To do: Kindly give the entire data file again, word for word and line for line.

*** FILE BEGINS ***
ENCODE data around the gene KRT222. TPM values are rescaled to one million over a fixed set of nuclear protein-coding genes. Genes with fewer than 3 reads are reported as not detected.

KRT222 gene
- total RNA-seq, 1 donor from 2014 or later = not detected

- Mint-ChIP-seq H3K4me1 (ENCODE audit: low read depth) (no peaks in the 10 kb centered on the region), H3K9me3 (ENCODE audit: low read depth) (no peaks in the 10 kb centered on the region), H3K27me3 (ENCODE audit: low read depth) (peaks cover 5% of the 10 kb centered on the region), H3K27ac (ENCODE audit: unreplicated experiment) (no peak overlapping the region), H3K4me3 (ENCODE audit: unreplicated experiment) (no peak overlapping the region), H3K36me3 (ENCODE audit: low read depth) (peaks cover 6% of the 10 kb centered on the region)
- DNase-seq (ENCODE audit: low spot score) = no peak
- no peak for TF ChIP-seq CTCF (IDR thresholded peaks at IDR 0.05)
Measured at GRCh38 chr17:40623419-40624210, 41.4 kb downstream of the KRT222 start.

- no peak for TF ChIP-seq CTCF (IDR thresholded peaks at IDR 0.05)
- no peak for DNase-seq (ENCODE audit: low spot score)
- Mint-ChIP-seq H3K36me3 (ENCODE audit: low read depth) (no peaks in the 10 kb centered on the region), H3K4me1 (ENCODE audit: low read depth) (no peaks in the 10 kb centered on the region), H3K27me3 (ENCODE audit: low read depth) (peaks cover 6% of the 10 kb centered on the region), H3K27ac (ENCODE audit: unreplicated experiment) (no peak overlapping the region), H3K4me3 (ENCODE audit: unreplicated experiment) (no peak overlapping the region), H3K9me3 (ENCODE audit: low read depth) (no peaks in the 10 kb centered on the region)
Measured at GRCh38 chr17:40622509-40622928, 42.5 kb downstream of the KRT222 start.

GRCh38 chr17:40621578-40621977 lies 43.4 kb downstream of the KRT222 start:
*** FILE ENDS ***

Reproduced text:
ENCODE data around the gene KRT222. TPM values are rescaled to one million over a fixed set of nuclear protein-coding genes. Genes with fewer than 3 reads are reported as not detected.

KRT222 gene
- total RNA-seq, 1 donor from 2014 or later = not detected

- Mint-ChIP-seq H3K4me1 (ENCODE audit: low read depth) (no peaks in the 10 kb centered on the region), H3K9me3 (ENCODE audit: low read depth) (no peaks in the 10 kb centered on the region), H3K27me3 (ENCODE audit: low read depth) (peaks cover 5% of the 10 kb centered on the region), H3K27ac (ENCODE audit: unreplicated experiment) (no peak overlapping the region), H3K4me3 (ENCODE audit: unreplicated experiment) (no peak overlapping the region), H3K36me3 (ENCODE audit: low read depth) (peaks cover 6% of the 10 kb centered on the region)
- DNase-seq (ENCODE audit: low spot score) = no peak
- no peak for TF ChIP-seq CTCF (IDR thresholded peaks at IDR 0.05)
Measured at GRCh38 chr17:40623419-40624210, 41.4 kb downstream of the KRT222 start.

- no peak for TF ChIP-seq CTCF (IDR thresholded peaks at IDR 0.05)
- no peak for DNase-seq (ENCODE audit: low spot score)
- Mint-ChIP-seq H3K36me3 (ENCODE audit: low read depth) (no peaks in the 10 kb centered on the region), H3K4me1 (ENCODE audit: low read depth) (no peaks in the 10 kb centered on the region), H3K27me3 (ENCODE audit: low read depth) (peaks cover 6% of the 10 kb centered on the region), H3K27ac (ENCODE audit: unreplicated experiment) (no peak overlapping the region), H3K4me3 (ENCODE audit: unreplicated experiment) (no peak overlapping the region), H3K9me3 (ENCODE audit: low read depth) (no peaks in the 10 kb centered on the region)
Measured at GRCh38 chr17:40622509-40622928, 42.5 kb downstream of the KRT222 start.

GRCh38 chr17:40621578-40621977 lies 43.4 kb downstream of the KRT222 start: